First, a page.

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Budget Cuts, Economic Inequality, Economy, Government, Government Programs, Government Spending, Health Disparities, Mental Health, Mental Illness, Politics, Poverty, Public Policy, Social Justice, Society, Uncategorized

Virginia Just Became The First State To End Chronic Veteran Homelessness

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Last week, Virginia became the first state in the country to end chronic veteran homelessness, Gov. Terry McAuliffe announced in a press release. The milestone declaration means that every veteran in the state has housing, except for those were offered shelter but declined, according to the federal government’s definition.

By streamlining resources and having the Department of Veterans Affairs, public housing groups, local utility companies and other key partners collaborate on the issue, Virginia has housed 1,432 veterans since October 2014, the governor’s office reported.

To maintain its federal homelessness designation, Virginia has to be able to secure a home for a veteran within 90 days, and have more homes available than the number of veterans who are in need of shelter, according to the Washington Post.

The achievement is the culmination of efforts that began in June 2014, when McAuliffe committed to first lady Michelle Obama’s Mayor’s Challenge to End Veteran Homelessness in June of last year. The initiative is calling for an end to veteran homelessness by the end of this year. Since then, 20 mayors and county chairs throughout the state have joined in, along with 57 other mayors in cities across the country.

Veterans are twice as likely as other Americans to become chronically homeless. On a single night in January, there were 49,993 homeless veterans across the U.S. The majority of homeless veterans suffer from mental illness, alcohol and/or substance abuse, or co-occurring disorders, including many who live with combat-related posttraumatic stress disorder. Chronic physical illnesses also tend to be more common and severe among homeless veterans than other homeless populations.

Part of Virginia’s success hinged on its implementation of the “housing first” model. The approach encourages housing people in need first, and then addressing their employment and health/mental health issues afterwards.

To help expedite the process, the state organized a “100 Day Challenge” among four communities in Virginia. At the end of the period in February, Roanoke, Richmond, the Peninsula and South Hampton Roads were able to house 462 veterans by harnessing community outreach efforts and housing programs.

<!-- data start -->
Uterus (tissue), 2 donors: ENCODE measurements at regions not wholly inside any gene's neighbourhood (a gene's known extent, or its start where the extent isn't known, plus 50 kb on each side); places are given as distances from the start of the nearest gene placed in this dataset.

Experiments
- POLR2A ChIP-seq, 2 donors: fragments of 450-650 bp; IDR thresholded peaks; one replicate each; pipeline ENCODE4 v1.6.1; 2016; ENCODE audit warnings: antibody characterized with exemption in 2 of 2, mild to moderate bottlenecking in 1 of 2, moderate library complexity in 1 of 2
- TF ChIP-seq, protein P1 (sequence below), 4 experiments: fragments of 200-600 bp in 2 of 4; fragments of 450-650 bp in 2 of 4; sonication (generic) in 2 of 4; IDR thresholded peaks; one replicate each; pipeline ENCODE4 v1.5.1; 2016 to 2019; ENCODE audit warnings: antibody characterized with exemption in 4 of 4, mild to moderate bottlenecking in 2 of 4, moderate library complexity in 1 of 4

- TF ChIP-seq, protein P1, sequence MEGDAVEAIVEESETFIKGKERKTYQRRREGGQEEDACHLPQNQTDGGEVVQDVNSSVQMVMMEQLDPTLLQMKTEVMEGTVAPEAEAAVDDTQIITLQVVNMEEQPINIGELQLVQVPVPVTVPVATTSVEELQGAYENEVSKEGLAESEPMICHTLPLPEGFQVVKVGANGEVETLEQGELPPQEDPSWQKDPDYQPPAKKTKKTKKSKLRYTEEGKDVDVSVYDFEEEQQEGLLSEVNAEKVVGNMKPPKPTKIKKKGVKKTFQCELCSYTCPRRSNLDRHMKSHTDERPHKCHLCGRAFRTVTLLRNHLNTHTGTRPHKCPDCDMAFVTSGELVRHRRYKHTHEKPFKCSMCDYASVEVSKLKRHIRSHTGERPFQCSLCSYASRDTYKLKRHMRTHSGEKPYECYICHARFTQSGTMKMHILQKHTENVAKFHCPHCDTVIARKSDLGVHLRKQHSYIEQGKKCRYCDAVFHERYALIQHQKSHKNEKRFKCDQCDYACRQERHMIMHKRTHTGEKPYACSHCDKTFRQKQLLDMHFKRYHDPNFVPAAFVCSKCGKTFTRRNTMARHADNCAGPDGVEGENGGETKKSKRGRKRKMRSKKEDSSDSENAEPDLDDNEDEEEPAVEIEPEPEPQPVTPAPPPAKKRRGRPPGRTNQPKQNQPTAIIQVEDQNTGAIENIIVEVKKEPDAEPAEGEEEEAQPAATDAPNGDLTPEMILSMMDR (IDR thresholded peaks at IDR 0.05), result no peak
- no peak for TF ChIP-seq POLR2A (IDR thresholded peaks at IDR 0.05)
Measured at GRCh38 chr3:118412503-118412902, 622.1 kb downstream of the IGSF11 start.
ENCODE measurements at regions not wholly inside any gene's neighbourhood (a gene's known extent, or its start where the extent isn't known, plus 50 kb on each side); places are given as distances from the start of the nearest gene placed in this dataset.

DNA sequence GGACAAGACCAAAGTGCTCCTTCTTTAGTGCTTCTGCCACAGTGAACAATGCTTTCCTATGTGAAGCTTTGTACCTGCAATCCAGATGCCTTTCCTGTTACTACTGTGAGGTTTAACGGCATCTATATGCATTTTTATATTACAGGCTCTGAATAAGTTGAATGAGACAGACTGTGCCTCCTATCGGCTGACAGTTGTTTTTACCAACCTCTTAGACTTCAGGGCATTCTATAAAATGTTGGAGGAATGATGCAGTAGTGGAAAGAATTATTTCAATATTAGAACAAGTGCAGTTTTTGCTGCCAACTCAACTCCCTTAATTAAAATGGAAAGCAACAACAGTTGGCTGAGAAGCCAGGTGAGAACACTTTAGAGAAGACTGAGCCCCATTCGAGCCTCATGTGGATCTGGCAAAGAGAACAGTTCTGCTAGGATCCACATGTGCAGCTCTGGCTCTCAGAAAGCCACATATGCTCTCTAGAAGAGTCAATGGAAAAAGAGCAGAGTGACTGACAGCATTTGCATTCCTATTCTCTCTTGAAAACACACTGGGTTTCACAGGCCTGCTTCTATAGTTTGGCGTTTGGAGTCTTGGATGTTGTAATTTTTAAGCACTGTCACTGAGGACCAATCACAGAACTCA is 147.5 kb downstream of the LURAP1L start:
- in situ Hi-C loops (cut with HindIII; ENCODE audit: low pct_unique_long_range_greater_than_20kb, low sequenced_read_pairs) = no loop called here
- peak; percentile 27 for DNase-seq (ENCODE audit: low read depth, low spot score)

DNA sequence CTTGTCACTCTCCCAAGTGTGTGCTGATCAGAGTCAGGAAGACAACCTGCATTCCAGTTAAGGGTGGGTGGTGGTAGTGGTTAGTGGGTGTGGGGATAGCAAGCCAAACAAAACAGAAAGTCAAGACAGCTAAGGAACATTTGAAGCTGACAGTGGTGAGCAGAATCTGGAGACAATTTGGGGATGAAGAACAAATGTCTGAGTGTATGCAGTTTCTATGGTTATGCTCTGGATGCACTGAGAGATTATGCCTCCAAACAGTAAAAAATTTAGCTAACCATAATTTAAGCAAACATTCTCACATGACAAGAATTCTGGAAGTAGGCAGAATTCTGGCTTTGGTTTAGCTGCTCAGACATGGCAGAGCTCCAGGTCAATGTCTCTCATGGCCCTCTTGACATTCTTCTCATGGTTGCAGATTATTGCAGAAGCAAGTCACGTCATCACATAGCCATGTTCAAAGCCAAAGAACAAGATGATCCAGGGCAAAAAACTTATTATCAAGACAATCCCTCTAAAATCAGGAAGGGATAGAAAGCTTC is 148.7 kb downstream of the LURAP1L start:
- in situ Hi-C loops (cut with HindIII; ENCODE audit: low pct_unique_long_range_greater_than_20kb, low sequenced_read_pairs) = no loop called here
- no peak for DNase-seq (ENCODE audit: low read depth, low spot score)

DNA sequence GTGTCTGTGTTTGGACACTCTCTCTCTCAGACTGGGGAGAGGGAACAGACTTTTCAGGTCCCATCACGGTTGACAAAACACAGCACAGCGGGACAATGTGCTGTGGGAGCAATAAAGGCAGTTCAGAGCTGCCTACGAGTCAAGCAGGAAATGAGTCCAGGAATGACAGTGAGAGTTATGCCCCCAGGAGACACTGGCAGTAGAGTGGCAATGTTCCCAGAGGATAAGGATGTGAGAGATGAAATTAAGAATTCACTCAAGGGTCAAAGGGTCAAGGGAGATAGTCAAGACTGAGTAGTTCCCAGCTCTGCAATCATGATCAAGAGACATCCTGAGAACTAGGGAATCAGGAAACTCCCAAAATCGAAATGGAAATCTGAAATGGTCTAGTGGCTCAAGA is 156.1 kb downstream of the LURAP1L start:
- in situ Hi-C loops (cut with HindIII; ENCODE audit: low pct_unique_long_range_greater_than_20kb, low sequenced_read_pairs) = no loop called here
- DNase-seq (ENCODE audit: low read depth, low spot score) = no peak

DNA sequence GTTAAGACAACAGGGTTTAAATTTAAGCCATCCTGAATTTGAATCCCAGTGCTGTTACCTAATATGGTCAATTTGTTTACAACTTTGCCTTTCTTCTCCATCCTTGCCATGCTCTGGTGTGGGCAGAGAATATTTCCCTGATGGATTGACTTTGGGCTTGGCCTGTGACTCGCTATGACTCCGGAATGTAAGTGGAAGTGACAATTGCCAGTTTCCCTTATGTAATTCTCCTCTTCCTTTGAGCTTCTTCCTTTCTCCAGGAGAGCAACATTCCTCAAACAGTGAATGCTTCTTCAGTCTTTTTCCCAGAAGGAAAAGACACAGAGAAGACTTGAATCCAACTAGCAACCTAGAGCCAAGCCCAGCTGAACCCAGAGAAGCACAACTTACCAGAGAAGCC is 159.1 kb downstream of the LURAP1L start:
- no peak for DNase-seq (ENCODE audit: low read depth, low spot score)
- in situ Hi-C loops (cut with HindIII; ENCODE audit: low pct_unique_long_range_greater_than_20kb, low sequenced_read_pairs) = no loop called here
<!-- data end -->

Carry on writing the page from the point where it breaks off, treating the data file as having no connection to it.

While Virginia is the first state to eradicate chronic veteran homelessness, a number of major U.S. cities have succeeded in completing the FLOTUS challenge. Phoenix and Salt Lake City reached the goal on chronic veteran homelessness more than a year ago, and New Orleans, Houston, and Las Cruces, New Mexico have all done so this year.

McAuliffe said this recent success will serve as a “launching pad” to end chronic homelessness for all Virginians by the end of 2017.

“This is an important victory in our ongoing efforts to make our Commonwealth the best place on earth for veterans to live, work and raise a family,” McAuliffe said in a statement. “However, we must remain committed to keeping homelessness among veterans, and, all Virginians, rare, brief and non-recurring.”

With more than 600,000 people experiencing homelessness on any given night, and over 100,000 chronically dealing with the problem, the U.S. is currently dealing with mass homelessness on a scale “not seen the Great Depression”, Think Progress reports. While temporary homelessness has never gone away, the issue of chronic homelessness is a relatively new phenomenon. This is largely due to policy changes during the Reagan administration, which slashed the availability of affordable housing through a number of mechanisms. “At the same time, gentrification sped up, with cities getting rid of cheap housing like single room occupancy units and replacing them with more expensive stock, and units being built were more often for co-ops and condos for ownership instead of rent. Federal incentives to build affordable housing dried up. Add to that the AIDs crisis, the deinstitutionalization of the mentally ill, cutbacks to the social safety net, and the rise in incarceration and subsequent hurdles for reentry, and you have today’s crisis,” Think Progress explains.

In 1970, before today’s homelessness epidemic, there was a surplus of 300,000 affordable housing units. Today, there is a shortage of 3.2 million — a problem that advocates say doesn’t need to exist.

By starting with the goal of ending veteran homelessness, advocates hope they will be able to prove that homelessness in general is a solvable problem. There are mechanisms and funds that, if given the right resources, could fuel enough affordable housing to give everyone a home who needs it. If the country can house all of its homeless veterans, it should go a long way toward proving it can do so for all other homeless populations.

“There’s a bipartisan acknowledgment that people who have risked their lives for our freedom should not come home to sleep on the streets,” Laura Zeilinger, executive director of the United States Interagency Council on Homelessness, the federal agency dedicated to homelessness, told Think Progress. “The work we’ve done with ending veteran homelessness and the progress we’re making is showing we have the right plan and when we invest in the solution and put the appropriations behind it, we can drive change.”

Moreover, spending those resources would actually yield savings in the long run. Multiple studies across the country have found that it saves millions to house the homeless, rather than leave them outside, simply by averting emergency room and policing costs.

 

 

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